In the morning, as I made coffee and cleaned a few things around camp, I picked up an empty beer bottle. Just before depositing it in my trash I noticed something on the rim. It was a little mayfly. A Blue-Winged Olive perched there, perhaps enjoying a little leftover Sierra Nevada Pale Ale. I looked close at every aspect of the perfect fly. I’ve always loved that bug. I know some hatches have flies three or four times the size and come off in larger numbers. But the Blue-Winged Olive represents something to me. It is the transitioning of the season, the turning of a page; something has been done, and there is still much more to do. So as I inspected the fly I smiled as sunlight crept down the canyon walls to my camp.

I set the vise up on my flimsy roll-top camping table and began pulling material for some little humpback Pheasant Tails. I had a ton of workable little dries, but my smaller nymph selection was unacceptable. The PT is a fun one to tie. I have a slight variation in mine, but the fly still only takes a couple minutes to complete once all the materials are composed. Knowing there would be flies lost in the river, I ended up with a dozen and half freshly spun bugs before breaking down the vise. A buddy pulled in and stopped on his way down to Pit Four with clients and told me the fishing had been slow. From the looks of the guys he was working with, I didn’t put much in his report. The people who do well on that river have a certain look to them, a ‘Let’s get after this!’ attitude. Those guys didn’t have it, and certainly not in their rental Chrysler Sebring convertible, looking for all the world as if attending a Gay Dentist’s Convention. Not that there’s anything wrong with being gay. Or a dentist. Or driving a Sebring convertible. Or attending a Gay Dentist’s Convention in a Sebring convertible. It’s just a little conspicuous in the depths of the Pit River canyon.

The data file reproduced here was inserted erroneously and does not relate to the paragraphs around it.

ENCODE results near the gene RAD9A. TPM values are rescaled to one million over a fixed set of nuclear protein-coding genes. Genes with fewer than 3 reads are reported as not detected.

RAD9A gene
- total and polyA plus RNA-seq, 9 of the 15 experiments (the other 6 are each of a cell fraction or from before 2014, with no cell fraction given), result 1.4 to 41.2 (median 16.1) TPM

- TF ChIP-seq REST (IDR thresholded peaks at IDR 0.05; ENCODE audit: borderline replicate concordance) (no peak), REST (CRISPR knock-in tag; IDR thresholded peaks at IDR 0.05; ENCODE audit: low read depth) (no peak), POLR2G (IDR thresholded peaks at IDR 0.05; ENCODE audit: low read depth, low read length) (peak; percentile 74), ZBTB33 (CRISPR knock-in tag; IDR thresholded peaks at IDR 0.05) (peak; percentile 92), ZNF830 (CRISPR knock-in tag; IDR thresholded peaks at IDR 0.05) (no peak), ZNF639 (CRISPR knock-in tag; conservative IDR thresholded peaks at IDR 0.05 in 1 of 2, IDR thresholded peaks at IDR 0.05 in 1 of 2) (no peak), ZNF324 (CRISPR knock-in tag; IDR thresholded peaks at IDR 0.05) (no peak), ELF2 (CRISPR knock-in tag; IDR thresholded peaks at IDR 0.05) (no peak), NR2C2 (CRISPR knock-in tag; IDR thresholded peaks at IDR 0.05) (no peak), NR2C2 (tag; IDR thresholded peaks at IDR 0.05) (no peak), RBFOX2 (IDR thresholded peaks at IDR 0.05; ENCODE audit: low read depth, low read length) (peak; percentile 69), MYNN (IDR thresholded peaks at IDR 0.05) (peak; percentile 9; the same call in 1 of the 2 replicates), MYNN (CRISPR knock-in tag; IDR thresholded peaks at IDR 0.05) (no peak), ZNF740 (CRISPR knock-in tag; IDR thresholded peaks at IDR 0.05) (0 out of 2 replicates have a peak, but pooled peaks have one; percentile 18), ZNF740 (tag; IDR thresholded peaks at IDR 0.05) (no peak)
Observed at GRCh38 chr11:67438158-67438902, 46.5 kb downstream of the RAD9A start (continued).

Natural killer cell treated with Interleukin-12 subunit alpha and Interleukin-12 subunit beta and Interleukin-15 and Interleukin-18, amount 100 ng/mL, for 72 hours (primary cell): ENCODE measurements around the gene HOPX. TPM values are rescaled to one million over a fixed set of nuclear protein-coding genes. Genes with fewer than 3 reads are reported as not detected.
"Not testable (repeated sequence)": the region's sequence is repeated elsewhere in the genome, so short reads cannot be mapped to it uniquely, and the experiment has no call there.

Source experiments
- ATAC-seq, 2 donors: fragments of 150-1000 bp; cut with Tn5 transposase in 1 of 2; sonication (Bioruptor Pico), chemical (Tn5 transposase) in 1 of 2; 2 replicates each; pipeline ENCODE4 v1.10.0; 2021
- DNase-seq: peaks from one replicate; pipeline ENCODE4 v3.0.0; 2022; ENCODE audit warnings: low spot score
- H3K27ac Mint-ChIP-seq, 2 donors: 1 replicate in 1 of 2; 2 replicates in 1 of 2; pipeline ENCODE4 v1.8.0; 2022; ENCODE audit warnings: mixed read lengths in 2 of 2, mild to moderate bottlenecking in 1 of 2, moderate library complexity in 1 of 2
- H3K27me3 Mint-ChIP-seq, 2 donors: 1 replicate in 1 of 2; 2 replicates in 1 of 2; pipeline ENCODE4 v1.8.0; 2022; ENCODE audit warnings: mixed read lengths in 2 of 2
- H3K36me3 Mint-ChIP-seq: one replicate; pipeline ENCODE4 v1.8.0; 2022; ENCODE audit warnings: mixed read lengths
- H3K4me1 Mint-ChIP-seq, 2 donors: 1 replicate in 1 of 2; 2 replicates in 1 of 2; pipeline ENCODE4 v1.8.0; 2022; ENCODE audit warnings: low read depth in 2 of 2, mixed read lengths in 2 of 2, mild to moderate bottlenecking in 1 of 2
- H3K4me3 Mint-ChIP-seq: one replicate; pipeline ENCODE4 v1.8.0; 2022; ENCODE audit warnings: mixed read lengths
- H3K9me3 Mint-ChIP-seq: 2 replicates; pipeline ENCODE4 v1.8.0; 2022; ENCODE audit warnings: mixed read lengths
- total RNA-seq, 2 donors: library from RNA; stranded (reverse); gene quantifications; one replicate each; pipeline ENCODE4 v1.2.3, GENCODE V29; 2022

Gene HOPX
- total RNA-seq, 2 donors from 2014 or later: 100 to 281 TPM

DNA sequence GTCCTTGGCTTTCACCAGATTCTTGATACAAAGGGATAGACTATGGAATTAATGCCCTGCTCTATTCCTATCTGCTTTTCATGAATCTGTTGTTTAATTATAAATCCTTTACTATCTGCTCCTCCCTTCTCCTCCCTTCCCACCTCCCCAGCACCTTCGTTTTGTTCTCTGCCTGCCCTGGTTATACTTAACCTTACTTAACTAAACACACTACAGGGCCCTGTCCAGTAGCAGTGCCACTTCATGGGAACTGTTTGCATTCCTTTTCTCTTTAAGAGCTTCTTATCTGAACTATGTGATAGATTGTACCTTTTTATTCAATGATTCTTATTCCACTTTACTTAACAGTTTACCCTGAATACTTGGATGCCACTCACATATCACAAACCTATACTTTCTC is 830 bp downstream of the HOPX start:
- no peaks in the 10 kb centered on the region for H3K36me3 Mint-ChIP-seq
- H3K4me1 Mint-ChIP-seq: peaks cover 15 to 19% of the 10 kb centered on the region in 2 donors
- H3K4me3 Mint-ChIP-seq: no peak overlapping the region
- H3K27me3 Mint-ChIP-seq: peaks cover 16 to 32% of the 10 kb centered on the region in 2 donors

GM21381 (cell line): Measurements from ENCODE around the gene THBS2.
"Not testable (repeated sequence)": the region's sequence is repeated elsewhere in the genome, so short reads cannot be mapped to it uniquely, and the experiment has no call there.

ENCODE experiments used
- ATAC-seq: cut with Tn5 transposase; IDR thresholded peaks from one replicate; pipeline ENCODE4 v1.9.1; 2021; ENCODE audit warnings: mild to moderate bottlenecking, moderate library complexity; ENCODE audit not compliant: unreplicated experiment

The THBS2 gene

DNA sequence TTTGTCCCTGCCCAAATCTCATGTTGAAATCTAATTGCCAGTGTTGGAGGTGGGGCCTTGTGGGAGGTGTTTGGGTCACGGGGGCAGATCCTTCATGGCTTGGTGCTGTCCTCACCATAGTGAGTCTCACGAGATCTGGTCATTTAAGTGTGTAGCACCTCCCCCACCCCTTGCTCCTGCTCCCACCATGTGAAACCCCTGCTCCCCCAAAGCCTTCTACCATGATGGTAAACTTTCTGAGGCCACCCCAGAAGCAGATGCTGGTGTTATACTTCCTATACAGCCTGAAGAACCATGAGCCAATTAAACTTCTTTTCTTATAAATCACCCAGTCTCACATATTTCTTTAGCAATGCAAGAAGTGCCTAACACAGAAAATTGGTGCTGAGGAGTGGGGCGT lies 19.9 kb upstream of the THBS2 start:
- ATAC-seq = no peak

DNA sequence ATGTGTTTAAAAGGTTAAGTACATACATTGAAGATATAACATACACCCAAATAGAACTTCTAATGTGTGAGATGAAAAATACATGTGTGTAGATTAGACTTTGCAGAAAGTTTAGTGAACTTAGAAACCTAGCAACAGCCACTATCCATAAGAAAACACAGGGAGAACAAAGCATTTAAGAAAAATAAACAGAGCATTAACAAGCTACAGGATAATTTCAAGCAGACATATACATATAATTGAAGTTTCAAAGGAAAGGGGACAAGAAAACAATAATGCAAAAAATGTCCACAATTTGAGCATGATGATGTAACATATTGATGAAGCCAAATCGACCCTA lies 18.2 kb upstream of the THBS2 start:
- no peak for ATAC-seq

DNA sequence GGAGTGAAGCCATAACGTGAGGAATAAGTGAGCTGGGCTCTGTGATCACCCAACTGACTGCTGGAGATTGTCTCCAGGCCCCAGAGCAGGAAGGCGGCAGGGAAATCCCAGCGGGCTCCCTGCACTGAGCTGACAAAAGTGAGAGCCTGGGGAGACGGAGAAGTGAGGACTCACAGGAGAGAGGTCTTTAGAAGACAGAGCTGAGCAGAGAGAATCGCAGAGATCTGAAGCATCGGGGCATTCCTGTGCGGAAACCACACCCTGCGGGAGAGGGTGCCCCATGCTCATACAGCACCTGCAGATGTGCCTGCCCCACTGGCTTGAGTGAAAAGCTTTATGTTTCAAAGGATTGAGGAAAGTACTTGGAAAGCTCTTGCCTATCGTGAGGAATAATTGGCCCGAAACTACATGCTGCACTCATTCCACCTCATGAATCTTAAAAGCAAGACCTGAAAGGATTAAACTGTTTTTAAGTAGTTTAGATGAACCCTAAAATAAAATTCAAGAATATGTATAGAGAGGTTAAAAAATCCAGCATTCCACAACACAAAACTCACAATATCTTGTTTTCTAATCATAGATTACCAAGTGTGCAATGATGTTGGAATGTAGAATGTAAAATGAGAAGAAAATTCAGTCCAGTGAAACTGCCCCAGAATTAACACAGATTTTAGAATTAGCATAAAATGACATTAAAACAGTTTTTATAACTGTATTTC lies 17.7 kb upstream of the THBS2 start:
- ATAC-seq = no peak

So anyway, armed with freshly tied bugs I ventured towards the river, bamboo in one hand, staff in the other. By this point in our affair, I never entered her waters without the staff. From the moment I began fishing till I packed to leave, whether for a few hours or four days, the staff was unsheathed and at the ready. Little by little over the years the river and I had found a balance, a truce. Ours was that particularly volatile relationship. Almost adversarial. Undoubtedly, there was more I disliked in her than I liked. But the parts I did appreciate far outweighed the rest. In other words, her attributes allowed me to overlook her wretchedness. We’ve all encountered this one. You know, looks great from behind but tough to gaze upon from any other angle. Outstanding figure with awful teeth. Killer in the sack but can’t complete a sentence. Brilliantly hilarious but you’d be afraid to introduce to close friends. I could go on…